Afghan Air Force C-27 fleet halfway to goal

The 10th C-27A Spartan to join the Afghan air force comes to a rest on the flight-line of the Afghan Air Force at Kabul / © U.S. Navy photo/Petty Officer 2nd Class Vladimir V. Potapenko

The 10th C-27A Spartan to join the Afghan air force comes to a rest on the flight-line of the Afghan Air Force at Kabul / © U.S. Navy photo/Petty Officer 2nd Class Vladimir V. Potapenko

Posted By Frank Grealish

The Afghan air force received an addition to its forces with the arrival of the 10th C-27A Spartan at the Afghan Air Force Base in Kabul Feb. 20, marking the half-way point in the AAF's C-27 fleet as it continues to build to 20.

Not only valuable for Afghanistan's burgeoning cargo capabilities, the addition of another C-27 provides a greater training platform for the AAF as it gains a greater proficiency in the aircraft.

The C-27A is a rugged, twin-engine turboprop aircraft with short take-off and landing capability.

The Spartan is well suited for Afghanistan's mountainous terrain and limited road network.

These obstacles make air power critical to the mobility of the Afghan National Security Forces.

A C-27 can carry up to 20,000 pounds of cargo and fuel and operate on unimproved airfields as short as 3,000 feet, which allows access to airstrips unreachable by most fixed-wing aircraft.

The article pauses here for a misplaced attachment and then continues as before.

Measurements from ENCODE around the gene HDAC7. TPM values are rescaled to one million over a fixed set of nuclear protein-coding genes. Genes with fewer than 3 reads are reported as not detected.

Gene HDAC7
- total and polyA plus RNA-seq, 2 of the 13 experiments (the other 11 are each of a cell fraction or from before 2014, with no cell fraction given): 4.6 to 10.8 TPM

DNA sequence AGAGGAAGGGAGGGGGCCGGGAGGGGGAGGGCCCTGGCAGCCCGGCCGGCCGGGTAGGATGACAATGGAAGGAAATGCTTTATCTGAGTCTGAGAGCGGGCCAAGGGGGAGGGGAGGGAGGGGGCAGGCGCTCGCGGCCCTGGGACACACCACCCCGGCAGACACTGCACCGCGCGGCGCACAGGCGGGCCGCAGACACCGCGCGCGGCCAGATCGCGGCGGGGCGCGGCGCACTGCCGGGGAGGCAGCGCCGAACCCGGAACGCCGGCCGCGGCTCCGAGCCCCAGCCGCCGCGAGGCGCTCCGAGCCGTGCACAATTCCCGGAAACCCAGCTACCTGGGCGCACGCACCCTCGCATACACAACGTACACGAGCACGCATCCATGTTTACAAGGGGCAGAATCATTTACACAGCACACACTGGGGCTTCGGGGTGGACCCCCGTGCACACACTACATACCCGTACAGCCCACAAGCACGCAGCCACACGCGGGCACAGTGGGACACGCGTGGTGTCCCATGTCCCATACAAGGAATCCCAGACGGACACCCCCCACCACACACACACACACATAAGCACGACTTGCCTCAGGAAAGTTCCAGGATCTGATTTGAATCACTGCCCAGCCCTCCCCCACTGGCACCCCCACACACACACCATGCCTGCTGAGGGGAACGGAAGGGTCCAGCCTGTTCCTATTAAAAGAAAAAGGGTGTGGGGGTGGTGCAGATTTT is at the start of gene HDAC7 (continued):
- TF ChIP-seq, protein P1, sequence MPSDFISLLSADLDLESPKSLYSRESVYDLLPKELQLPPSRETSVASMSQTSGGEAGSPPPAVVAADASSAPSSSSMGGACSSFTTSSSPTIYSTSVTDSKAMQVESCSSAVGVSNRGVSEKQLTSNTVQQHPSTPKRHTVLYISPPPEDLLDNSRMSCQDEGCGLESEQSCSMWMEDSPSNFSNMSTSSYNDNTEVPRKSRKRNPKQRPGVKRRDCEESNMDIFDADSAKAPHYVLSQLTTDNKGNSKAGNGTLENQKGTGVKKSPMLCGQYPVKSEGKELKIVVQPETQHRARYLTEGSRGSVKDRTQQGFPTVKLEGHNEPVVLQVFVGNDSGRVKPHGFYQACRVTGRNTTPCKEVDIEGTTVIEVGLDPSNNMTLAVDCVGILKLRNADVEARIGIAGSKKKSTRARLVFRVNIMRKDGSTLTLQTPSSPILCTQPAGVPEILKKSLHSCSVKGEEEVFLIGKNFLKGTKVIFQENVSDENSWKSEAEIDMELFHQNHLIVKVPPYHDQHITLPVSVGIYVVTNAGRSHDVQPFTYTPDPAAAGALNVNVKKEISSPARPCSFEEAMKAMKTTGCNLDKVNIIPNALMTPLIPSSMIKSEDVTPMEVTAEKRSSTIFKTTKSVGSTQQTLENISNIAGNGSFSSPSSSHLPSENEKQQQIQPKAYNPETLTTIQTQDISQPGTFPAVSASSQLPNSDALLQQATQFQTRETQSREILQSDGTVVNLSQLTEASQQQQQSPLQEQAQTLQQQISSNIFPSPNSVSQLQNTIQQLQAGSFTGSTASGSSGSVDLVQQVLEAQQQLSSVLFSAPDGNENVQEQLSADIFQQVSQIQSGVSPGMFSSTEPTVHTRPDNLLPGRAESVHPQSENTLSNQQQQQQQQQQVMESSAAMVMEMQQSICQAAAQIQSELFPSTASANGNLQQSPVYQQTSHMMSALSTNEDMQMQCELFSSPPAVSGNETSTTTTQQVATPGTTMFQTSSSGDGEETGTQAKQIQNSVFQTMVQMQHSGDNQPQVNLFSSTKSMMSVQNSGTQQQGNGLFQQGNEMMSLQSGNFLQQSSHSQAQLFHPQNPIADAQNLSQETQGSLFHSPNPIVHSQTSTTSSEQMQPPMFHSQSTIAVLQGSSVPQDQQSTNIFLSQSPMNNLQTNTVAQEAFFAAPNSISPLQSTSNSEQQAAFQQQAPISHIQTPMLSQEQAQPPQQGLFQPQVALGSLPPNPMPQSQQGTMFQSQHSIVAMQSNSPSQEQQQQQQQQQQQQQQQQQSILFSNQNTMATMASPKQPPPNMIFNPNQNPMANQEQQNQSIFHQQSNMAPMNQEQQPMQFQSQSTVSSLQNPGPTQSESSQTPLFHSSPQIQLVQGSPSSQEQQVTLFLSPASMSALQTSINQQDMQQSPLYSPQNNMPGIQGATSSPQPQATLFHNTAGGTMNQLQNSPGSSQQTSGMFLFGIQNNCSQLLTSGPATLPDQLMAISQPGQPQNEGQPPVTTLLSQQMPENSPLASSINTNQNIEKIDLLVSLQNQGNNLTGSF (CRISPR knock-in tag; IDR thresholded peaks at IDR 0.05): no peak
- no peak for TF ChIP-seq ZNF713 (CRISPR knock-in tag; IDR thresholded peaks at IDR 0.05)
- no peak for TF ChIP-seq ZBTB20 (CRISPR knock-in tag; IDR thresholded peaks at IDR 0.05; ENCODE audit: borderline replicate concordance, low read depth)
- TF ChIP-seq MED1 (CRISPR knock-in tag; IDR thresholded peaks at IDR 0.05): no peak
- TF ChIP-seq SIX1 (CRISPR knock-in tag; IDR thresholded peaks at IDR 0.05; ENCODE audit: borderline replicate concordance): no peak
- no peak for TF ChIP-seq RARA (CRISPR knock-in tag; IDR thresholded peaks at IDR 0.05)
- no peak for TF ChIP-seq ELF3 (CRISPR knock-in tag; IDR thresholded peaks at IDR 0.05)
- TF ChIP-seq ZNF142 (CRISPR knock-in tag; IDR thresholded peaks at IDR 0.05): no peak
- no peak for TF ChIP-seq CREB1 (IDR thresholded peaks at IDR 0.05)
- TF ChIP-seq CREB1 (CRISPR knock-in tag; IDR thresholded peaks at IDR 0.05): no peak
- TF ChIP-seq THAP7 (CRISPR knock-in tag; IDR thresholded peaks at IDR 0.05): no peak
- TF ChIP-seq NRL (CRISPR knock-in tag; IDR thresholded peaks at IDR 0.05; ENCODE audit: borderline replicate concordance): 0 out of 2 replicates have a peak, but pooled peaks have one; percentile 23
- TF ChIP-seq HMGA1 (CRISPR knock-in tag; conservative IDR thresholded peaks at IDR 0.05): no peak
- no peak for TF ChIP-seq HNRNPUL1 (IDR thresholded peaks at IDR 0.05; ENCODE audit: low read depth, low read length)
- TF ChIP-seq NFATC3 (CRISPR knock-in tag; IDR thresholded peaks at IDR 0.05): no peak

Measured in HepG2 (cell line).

"This increases the aircraft available and hours available for training, allowing Afghan pilots a greater opportunity to fly and become accustomed to the aircraft," said Maj. Todd Andrewson, a C-27 pilot adviser with the 538th Air Expeditionary Advisory Squadron who flew the aircraft to Kabul from Naples, Italy.

This impact to the AAF is seen as an immediate one by Lt. Col. Christopher Smith, the 538th AEAS commander, who said the aircraft is scheduled to begin taking part in training operation within two days of its arrival.

"It just feels good to see growth on the flight line," said Major Andrewson, who had brought in C-27 number four nearly 10 months ago when he first arrived to Afghanistan.

Major Andrewson also believes that the training and operational benefits that the new C-27 provides is another step towards the ultimate goal of a fully independent Afghan air force.

"The quicker they can build up the C-27 squadron, the quicker they can completely handle their own operations and have less of a need for coalition support," he said.

The Afghan air force is expected to receive its 11th C-27A Spartan in early April. These new aircraft will provide increased support for the Afghan National Security Force.

Seen as a key contributor to the future of the Afghan air force, the C-27 is phasing out the Antonov-32 as the centerpiece of Afghanistan's cargo/transport mission. The Antonov-26 was discontinued from service in the AAF earlier in the year, and the AN-32 has a projected end-of-service date of June 2011.

Spread the word

Home| News| Reports| About| Contact| Disclaimer| © 2010 - 2017 AirForcesReview.com